All good things
I received a slightly alarming letter last week, which was copied to many national newspaper editors and politicians. It accused me of exploiting prison labour and of unfairly paying prison workers. Alarm bells rang in the office, as you can imagine.
There’s a back story to this accusation: a few years ago, my company started to work with Blue Sky Inside, a charity that works primarily with female offenders to reduce the cycle of reoffending. It helps prisoners to develop skills, to earn respect and money and supports them on their release as this can have a transformational effect on their lives and can reduce the risk of them reoffending.
As part of this initiative, we now make some of our dustbags (the protective cloth bags our handbags come in) at Bronzefield prison in Surrey. We pay a premium above the price we pay to our normal supplier and, over the past three years, it has given us real pleasure to know that we might be helping in some small way.
To date, however, we haven’t talked about this project publicly. Partly because I don’t think you always need to shout about the things you do but, if I am being honest, also because I wondered how our customers may feel about it from a “brand” perspective.
I was sitting on the fence.
Then the accusatory, and sadly misinformed, letter arrived and sitting on the fence was no longer an option. So I would like to say how proud I am to be part of this project and how much I admire all the people who have made it happen.
However, the episode also made me ponder the idea of a “brand”. Why was I concerned that my customers would find this unpalatable? Surely, a truly lovely, luxurious experience is enhanced by the knowledge that it may at some level be helping someone else? And what does the word “brand” actually mean in today’s world? Maybe, instead of talking in terms of “brands”, we should talk about “behaviours”? If we companies worried more about our “behaviour” than our “brand”, it might be more authentic and convincing.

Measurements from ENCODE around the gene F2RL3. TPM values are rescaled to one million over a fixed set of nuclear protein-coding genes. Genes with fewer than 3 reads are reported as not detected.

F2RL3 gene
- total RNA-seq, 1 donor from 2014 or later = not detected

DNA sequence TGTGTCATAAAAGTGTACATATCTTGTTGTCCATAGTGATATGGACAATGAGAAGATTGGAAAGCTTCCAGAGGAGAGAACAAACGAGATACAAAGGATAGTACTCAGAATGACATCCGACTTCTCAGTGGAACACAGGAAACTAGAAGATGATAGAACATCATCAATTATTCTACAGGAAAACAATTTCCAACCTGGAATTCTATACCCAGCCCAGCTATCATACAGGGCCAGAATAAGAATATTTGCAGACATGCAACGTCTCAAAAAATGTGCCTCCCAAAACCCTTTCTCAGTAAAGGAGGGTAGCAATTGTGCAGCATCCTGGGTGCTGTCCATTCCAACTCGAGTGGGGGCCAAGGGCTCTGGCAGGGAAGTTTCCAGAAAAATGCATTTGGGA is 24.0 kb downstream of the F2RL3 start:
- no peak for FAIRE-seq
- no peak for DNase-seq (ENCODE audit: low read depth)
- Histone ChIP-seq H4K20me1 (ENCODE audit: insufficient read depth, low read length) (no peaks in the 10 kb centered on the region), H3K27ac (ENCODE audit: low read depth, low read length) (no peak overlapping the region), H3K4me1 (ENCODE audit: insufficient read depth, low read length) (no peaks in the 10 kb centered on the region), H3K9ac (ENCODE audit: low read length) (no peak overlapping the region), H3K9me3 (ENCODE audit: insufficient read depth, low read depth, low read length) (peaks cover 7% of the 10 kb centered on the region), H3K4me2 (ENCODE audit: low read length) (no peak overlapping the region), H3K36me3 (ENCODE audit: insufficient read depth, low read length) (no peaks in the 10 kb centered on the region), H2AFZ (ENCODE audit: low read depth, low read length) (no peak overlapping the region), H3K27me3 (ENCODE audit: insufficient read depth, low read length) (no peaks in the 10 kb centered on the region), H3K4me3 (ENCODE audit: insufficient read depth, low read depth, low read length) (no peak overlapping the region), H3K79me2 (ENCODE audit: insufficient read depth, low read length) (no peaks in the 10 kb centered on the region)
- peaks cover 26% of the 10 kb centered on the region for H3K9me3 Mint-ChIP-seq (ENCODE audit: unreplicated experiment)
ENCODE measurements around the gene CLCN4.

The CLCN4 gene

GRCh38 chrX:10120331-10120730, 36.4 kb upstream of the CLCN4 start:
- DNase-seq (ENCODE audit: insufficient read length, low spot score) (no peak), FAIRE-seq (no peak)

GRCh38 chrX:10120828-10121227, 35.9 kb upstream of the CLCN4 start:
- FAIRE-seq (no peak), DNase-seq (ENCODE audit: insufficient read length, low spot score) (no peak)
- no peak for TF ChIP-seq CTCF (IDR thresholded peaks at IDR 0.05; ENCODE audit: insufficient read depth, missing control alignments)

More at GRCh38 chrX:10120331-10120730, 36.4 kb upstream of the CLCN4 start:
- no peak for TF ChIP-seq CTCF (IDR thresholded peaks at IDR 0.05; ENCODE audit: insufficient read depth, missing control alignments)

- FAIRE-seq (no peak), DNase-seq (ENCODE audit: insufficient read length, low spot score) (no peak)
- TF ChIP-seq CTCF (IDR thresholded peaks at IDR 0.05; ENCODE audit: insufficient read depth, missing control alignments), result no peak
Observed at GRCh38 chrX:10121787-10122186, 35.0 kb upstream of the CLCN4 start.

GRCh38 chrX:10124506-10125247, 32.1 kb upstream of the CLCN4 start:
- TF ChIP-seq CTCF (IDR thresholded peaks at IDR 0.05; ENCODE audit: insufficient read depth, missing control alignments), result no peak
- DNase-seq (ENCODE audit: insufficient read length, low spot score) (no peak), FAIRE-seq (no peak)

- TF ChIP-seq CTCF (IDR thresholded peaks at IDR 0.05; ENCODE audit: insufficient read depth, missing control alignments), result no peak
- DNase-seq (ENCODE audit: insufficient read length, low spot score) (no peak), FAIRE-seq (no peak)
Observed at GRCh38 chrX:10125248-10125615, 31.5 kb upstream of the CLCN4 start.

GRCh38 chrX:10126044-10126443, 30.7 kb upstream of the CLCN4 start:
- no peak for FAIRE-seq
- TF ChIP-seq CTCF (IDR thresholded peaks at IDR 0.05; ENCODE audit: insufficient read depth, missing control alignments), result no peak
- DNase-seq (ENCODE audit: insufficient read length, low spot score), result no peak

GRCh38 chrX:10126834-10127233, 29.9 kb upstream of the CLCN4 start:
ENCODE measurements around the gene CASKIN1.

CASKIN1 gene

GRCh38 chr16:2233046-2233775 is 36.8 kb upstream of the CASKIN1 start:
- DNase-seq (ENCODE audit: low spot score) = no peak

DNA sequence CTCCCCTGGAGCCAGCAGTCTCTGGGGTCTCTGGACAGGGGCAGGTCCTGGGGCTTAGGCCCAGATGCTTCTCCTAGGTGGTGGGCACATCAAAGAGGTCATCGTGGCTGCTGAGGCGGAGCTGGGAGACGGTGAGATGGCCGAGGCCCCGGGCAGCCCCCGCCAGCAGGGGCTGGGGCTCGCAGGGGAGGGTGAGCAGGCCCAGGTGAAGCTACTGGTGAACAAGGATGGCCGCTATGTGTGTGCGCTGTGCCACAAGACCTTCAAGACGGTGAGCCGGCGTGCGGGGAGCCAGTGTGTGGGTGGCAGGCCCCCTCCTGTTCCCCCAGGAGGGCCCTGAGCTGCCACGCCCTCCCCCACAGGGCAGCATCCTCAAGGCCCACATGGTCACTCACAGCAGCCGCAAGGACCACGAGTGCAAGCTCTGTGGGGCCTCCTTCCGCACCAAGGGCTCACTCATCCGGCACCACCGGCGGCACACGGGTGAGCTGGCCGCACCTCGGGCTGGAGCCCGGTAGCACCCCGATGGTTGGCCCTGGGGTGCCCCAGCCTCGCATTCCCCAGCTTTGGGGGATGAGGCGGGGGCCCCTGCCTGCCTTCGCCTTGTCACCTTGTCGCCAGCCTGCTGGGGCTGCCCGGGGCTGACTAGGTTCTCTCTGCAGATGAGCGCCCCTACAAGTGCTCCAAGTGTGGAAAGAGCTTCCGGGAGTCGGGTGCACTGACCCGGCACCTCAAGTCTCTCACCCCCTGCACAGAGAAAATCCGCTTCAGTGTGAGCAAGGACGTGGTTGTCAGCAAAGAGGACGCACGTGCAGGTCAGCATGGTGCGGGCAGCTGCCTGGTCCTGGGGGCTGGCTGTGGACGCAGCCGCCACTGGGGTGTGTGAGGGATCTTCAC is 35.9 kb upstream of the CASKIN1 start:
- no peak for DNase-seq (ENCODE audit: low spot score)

I thought about it from a customer’s perspective, too. Many companies show a passionate and intriguing commitment to their craft and their history but too often I find this is missing and, as a consequence, sometimes I find that I no longer want to be “typed” by a particular brand. As an example, I recently had my watch stolen. It was a well-known luxury brand, albeit a 1960s version, but despite the insurer’s payout, I still can’t settle on what to replace it with. The thing is, I want to be myself, no longer one of a “tribe”. Oscar Wilde’s line, “Be yourself, everyone else is already taken,” sums it up rather more eloquently.
For next season, I have come up with another approach, designing a range of handbags covered with the logos of fast-moving consumer goods: Coco Pops, Frosties’ “Tony the Tiger” and Daz are all strong “brands” all right but there is, I think, an irony in having the name of a cereal packet or soap powder, made from the most exquisite skins, emblazoned on the bag in place of a luxury brand. Maybe it’s a case of irony or nothing going forward – with a touch of good thrown in too.
Anya Hindmarch is founder and chief creative officer of her eponymous accessories brand